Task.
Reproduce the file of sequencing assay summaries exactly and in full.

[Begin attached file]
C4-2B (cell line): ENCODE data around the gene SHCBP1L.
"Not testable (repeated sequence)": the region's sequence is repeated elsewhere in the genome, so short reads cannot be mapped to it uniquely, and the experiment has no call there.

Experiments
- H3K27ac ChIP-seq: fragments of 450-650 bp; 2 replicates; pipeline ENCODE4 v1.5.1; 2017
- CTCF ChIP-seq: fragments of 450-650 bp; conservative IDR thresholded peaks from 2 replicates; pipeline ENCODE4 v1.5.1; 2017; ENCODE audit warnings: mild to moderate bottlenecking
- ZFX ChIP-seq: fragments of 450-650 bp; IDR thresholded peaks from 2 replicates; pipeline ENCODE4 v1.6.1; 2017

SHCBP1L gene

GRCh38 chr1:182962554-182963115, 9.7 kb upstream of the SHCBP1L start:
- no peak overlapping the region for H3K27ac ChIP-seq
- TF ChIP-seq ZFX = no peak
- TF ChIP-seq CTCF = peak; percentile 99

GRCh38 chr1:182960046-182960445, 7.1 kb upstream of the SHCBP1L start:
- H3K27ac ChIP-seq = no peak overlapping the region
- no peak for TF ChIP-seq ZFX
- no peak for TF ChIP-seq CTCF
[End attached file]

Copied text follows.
C4-2B (cell line): ENCODE data around the gene SHCBP1L.
"Not testable (repeated sequence)": the region's sequence is repeated elsewhere in the genome, so short reads cannot be mapped to it uniquely, and the experiment has no call there.

Experiments
- H3K27ac ChIP-seq: fragments of 450-650 bp; 2 replicates; pipeline ENCODE4 v1.5.1; 2017
- CTCF ChIP-seq: fragments of 450-650 bp; conservative IDR thresholded peaks from 2 replicates; pipeline ENCODE4 v1.5.1; 2017; ENCODE audit warnings: mild to moderate bottlenecking
- ZFX ChIP-seq: fragments of 450-650 bp; IDR thresholded peaks from 2 replicates; pipeline ENCODE4 v1.6.1; 2017

SHCBP1L gene

GRCh38 chr1:182962554-182963115, 9.7 kb upstream of the SHCBP1L start:
- no peak overlapping the region for H3K27ac ChIP-seq
- TF ChIP-seq ZFX = no peak
- TF ChIP-seq CTCF = peak; percentile 99

GRCh38 chr1:182960046-182960445, 7.1 kb upstream of the SHCBP1L start:
- H3K27ac ChIP-seq = no peak overlapping the region
- no peak for TF ChIP-seq ZFX
- no peak for TF ChIP-seq CTCF